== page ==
This website is now an archive of the restoration and should only be used as a resource. Please visit the Lion Salt Works website for the most up-to-date information.

Welcome to the Lion Salt Works blog

The Lion Salt Works is a historic brine salt making site that is being restored and transformed into a unique heritage attraction. Led by Cheshire West and Chester Council, this £8million project will see the site reborn as a fascinating destination for tourists, day visitors and families and a valued resource for local communities, businesses and heritage interest groups.

Located in the village of Marston, close to the town of Northwich, the site lies adjacent to the Trent and Mersey Canal and is close to the historic Anderton Boat Lift. A substantial part of the site is a Scheduled Monument.

Restoration work has now started on the site, with an expected opening in spring 2015. The Lion Salt Works is currently closed to the public.

Monday, 21 May 2012

May 2012 - Propping the pan houses and drilling the ground - work continues on site

Over the last few weeks steady progress has been made at the Lion Salt Works.

Scaffolding has continued in Pan House 3 and is being put up around the remains of Pan House 4 (picture right) which lies to the east. The scaffold is being placed either side of the pan and bridged over it.

Either side of the large pan for salt boiling were wooden platforms known as 'hurdles' from which the salt workers skimmed the salt from the boiling surface. These were made of three inch thick timbers laid loosely on a wooden framework. To the right John and Gary pass scaffold poles through the loose boards to allow a scaffold platform to be formed over the pan from which work can commence on the roof.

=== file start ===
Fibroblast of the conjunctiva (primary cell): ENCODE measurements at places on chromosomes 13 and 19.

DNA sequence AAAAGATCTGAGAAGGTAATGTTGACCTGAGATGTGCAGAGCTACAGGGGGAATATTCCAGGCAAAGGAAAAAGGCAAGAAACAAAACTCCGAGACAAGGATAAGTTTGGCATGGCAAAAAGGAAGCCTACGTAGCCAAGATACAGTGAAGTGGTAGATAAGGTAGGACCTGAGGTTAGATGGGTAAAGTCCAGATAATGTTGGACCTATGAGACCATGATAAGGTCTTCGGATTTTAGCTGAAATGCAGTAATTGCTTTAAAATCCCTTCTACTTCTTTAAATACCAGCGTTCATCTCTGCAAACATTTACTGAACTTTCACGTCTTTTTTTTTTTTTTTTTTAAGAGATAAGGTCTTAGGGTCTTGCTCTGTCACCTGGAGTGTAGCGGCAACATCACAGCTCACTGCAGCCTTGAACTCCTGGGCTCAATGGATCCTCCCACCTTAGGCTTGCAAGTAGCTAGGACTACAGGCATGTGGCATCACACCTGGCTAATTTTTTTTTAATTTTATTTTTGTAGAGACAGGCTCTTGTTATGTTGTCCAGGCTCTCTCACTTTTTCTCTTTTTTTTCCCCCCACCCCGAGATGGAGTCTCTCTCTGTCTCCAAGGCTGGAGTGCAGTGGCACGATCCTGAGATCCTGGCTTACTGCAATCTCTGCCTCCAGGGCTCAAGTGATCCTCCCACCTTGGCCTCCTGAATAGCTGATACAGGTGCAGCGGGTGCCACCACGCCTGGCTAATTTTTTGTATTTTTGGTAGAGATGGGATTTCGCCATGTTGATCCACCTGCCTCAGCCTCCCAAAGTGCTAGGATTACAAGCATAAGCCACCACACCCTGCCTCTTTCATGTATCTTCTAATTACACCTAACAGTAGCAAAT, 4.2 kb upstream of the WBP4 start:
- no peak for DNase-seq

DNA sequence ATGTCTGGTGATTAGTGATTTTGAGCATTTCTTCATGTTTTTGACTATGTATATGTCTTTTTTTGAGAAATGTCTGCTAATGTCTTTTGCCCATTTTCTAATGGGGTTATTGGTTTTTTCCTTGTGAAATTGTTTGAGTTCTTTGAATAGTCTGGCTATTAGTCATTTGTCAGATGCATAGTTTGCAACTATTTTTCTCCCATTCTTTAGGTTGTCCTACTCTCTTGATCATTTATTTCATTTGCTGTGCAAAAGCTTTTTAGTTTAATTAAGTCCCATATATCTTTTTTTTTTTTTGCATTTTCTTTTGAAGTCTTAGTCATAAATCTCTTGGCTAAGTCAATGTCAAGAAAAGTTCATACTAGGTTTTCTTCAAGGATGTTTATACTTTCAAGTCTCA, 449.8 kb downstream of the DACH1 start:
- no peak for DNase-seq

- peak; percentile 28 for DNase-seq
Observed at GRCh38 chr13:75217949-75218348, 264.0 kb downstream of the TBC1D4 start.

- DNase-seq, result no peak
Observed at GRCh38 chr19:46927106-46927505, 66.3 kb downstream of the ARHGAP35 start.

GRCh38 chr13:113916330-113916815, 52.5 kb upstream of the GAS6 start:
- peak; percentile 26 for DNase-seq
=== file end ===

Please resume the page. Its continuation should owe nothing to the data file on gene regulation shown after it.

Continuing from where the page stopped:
The percussion rig in front of Pan House 4
The window sampler in the Pan Garden 
Meanwhile elsewhere on the site geo-technical boreholes have been undertaken. These are drilled through the earth in order to understand the make-up of the ground below the monument. The largest rig (seen on the right) goes down up to 18 metres underground.

A smaller rig known as a 'window sampler' (seen left) goes down to a shallower depth of 8 metres. Here it is seen in the Pan House Garden next to the Ollershaw Lane bridge next to the canal.

The boreholes provide a profile of the soil and geological material below the site. This will allow an understanding of foundation work required below the buildings.

A decayed rail track was excavated
seen on the left of the photo
In order to prevent damage to archaeological remains below the ground, test pits were dug before each hole was drilled. These allowed the discovery of interesting remains from previous phases of the Lion Salt Works. The test pit adjacent to Pan House 4 revealed the remains of train rails and sleepers.

The tracks are exposed elsewhere on site, on which sit the remains of the salt wagon. These curve round the Red Lion Inn and in front of the two pan houses where coal would have been unloaded directly into the stove houses.
The exposed tracks by the salt carriage

A brick surface is visible in the base of the test pit
adjacent to the bridge on Ollershaw Lane 

Elsewhere a buried brick surface probably represent some of the remains of an earlier pan house built in around 1900 that was located next to the bridge on Ollershaw Lane. The brick surface probably represents a gutter running down the side of the pan that took the waste salt brine away.

The rail line can be seen on the
1910 map snaking into the Lion Salt Works

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